Tipat-Bantal War – How Balinese Do Thanksgiving

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Tipat Bantal War

Tipat-Bantal War is cushion closely related to the agricultural life of the community in the Kapal Village, where this tradition is carried out as a thanksgiving to God for the life He created and the abundance of crops in Kapal Village. Tradition of Aci Rah Penganggon or Tipat-Bantal War is held every Fourth Month in Bali calendar (Sasih Kapat) around September – October.

Kapal Village is one of the traditional villages in Bali that is rich in uniqueness of customs and culture. This village located about 20 Kilometers or 40 minutes from Ngurah Rai AirportKapal Village is included in the District of Mengwi Badung Regency has a variety of unique and interesting traditions that are still ongoing until now. One of them is the implementation of the tradition of Aci Rah Penganggon or better known by the local people as Tipat – Bantal War

What’s Are Tipat and Bantal ?

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Tipat Bantal

Tipat and Bantal are processed food made from rice wrapped in woven Janur or coconut leaves are still young rectangular, while the pillow is processed foods made from glutinous rice processing which is also wrapped with woven Janur but elliptical. These two things are a symbolization of the existence of masculine energy and feminism that exist in this universe, which in Hindu concept is called Purusha – Predana.

In The Ritual Of Tipat Bantal War

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Tipat Bantal War Bali

The ritual that took place at Kapal Temple was started with a prayer ceremony together by the whole Kapal Village. At the ceremony, the saints will splash the holy water to beg for the safety of the participants of this Tipat-Bantal War. Soon some men took off their shirts and shirtless. They are divided into two groups and stand face to face. After the cue began, the shirtless men began to throw the tip and the cushion into the group in front of them. The atmosphere was upset when typhus and pillows began flying in the air. Then the action of throwing Tipats and Bantals is paused. Residents began to move out of the temple and now they are preparing on the highway in front of the Kapal  Temple and stood in groups, and facing each other about 15 meters.The atmosphere came again when the rituals began again. Residents throwing Tipat and Bantal was blindly screaming and laughing.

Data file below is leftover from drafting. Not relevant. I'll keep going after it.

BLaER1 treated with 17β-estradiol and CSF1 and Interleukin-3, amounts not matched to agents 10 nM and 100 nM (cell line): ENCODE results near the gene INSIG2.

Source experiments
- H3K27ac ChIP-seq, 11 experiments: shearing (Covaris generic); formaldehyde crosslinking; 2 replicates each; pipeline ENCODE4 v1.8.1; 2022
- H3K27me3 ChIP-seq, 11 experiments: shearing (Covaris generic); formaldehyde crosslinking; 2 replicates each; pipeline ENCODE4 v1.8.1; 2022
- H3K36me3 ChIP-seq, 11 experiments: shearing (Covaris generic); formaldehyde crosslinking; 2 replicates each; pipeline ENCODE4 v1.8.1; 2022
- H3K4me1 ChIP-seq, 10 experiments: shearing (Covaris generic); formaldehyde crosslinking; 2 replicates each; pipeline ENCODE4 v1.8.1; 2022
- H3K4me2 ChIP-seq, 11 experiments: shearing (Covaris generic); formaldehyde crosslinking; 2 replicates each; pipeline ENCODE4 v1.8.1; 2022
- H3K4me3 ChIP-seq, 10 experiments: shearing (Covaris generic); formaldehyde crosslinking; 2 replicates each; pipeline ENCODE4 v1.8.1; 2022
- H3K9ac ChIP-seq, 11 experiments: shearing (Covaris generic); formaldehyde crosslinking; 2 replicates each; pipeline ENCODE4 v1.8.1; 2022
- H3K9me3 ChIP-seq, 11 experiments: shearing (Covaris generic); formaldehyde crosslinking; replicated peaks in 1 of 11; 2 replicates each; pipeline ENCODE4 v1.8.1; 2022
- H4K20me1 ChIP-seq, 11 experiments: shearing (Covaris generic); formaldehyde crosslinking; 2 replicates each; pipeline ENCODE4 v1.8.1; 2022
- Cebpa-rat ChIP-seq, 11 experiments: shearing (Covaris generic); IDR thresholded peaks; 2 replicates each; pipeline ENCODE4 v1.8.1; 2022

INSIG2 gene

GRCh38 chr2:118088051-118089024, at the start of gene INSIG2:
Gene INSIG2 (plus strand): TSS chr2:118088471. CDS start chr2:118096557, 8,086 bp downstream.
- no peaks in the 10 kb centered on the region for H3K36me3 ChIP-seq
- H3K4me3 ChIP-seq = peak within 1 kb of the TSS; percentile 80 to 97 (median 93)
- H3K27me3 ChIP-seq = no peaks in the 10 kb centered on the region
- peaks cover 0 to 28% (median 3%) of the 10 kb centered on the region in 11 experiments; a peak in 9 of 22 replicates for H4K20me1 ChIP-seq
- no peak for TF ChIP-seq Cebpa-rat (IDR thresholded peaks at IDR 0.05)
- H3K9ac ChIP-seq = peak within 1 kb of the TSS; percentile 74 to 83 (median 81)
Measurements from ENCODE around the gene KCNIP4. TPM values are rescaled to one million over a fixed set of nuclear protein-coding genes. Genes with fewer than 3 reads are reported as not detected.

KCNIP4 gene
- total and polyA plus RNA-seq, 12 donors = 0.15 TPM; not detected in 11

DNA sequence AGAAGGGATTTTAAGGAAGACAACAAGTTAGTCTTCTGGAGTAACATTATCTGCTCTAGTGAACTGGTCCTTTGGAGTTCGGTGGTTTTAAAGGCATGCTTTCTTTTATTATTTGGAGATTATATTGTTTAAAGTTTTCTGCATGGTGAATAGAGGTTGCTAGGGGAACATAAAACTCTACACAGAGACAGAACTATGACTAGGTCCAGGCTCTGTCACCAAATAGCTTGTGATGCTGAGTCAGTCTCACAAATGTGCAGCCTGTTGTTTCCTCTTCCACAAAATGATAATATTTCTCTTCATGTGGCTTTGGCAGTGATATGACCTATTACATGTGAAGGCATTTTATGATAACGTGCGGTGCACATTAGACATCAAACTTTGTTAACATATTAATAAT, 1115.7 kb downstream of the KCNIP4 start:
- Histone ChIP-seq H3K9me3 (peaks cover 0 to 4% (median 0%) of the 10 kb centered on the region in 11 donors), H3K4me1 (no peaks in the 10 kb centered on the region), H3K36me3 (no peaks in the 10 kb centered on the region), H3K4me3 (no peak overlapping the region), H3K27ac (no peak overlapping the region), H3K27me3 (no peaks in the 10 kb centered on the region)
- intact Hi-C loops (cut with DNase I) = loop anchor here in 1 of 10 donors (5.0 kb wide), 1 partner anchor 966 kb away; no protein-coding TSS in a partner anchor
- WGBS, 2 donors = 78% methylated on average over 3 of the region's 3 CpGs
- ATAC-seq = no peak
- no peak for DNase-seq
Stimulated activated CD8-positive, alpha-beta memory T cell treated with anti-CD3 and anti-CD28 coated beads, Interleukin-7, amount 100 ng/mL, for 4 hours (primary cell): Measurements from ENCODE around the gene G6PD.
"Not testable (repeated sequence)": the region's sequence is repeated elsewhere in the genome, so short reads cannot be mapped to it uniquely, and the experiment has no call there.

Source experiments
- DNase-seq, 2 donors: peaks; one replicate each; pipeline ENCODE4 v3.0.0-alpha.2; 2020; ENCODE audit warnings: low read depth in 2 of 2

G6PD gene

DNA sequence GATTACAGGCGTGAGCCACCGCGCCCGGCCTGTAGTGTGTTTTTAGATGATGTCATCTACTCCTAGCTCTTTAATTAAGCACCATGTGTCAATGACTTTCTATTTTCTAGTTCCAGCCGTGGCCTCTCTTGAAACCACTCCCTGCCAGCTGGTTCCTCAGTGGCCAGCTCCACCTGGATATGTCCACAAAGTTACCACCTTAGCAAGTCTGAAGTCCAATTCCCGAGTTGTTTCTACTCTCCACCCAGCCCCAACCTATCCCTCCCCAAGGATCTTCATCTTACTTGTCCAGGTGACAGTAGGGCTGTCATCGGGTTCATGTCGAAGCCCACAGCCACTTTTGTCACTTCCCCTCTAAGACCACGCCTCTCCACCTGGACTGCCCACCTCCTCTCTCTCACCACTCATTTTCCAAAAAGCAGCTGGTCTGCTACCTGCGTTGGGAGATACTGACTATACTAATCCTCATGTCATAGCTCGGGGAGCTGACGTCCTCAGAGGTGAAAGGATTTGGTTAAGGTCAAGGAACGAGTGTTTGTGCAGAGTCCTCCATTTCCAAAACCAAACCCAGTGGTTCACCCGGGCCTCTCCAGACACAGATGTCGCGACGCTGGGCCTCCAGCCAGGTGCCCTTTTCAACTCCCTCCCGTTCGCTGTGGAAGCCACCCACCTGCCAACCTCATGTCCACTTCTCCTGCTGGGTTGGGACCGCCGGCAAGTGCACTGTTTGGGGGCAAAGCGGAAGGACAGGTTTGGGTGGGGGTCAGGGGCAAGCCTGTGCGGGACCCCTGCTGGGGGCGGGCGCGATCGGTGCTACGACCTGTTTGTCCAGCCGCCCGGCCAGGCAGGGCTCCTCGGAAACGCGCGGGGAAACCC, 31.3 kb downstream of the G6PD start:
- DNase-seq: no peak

Tipat-Bantal War becomes more exciting when the spectators standing on the sidewalks take and throw the Tipat. Quite often there is a stray Tipat toward the audience or photographer who was perpetuating the moment. Some of the residents who watched shouted and took refuge.

Tips Watching Tipat Bantal War at Kapal Village

  • Keep distance during the ceremony
  • Using Balinese Clothes
  • Don’t disturbing during the ceremony
  • Guided by local guide
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Mekotek – “Refuse Misfortune Ceremony”

mekotek-tradition

Mekotek is one of the cultural heritages that have existed since 1915. This tradition is done by the Munggu Village, Mengwi District , Bali in every 210 days. initially using a stick of iron, to avoid so that no one was injured, then in 1948 replaced using a stick of wood , whose skin has been peeled and become smooth with a length of 2 – 3,5 meters, while the original spear is stored in the temple. This tradition is followed by almost all Munggu residents, especially men between the ages of 12-60 years. They are grouped in several groups, each group of about 50 people, the wooden sticks they carry are pitted to form like a pyramid. This tradition accompanied by Balinese traditional music (gamelan).

History Of Mekotek

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Balinese Authentic Woven Fabric

endek2.jpgEndek is a Balinese typical woven fabric. The uniqueness of Endek is on its motive and pattern which is so varied. Some of Endek motive are take as sacred. It is only can be used for any activities in the temple or other religious ceremonies. There are also Endek motive that can be use for specific kind of people such as a king or gentle hood. Continue reading

Bali Traditional Instrument